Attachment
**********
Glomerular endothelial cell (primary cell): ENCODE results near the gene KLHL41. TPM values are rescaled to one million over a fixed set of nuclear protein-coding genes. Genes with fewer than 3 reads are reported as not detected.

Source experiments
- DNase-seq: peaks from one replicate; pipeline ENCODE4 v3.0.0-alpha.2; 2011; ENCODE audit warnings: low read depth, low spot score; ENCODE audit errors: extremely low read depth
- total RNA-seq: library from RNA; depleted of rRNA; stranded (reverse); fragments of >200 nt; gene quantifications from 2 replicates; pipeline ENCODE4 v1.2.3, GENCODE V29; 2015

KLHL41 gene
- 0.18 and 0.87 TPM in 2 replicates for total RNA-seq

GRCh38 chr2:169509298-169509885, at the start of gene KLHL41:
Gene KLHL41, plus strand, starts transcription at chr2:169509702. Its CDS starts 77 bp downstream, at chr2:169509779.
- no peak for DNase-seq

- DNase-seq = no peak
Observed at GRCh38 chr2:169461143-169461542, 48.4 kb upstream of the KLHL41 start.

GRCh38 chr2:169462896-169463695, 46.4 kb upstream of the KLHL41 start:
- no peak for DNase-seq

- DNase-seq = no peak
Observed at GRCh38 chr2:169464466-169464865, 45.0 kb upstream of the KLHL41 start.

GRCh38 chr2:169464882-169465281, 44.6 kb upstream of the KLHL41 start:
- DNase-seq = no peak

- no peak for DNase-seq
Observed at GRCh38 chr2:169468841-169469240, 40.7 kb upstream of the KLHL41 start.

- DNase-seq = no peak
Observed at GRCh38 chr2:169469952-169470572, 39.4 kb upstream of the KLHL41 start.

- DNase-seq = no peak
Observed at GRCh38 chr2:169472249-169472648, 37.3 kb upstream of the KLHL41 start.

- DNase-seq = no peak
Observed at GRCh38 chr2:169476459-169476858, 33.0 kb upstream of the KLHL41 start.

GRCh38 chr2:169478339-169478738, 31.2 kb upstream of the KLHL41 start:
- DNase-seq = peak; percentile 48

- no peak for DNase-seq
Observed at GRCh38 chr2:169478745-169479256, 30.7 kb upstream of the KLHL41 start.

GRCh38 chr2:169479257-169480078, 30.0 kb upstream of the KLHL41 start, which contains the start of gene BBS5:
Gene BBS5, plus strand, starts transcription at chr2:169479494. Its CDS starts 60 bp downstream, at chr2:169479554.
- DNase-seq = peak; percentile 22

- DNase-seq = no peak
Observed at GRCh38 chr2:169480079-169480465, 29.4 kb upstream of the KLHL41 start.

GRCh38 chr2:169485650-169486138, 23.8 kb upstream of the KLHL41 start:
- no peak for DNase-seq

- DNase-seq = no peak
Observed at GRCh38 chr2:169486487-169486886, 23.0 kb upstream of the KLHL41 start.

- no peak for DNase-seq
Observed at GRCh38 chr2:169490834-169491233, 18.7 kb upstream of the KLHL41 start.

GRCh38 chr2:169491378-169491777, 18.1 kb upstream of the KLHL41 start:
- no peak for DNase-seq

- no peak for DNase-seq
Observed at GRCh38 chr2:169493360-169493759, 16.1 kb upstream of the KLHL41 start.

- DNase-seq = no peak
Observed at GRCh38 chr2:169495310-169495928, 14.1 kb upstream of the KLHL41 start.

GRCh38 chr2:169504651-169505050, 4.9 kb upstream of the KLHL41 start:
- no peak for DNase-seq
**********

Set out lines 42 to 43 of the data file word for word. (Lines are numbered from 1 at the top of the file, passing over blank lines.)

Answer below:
- no peak for DNase-seq

- no peak for DNase-seq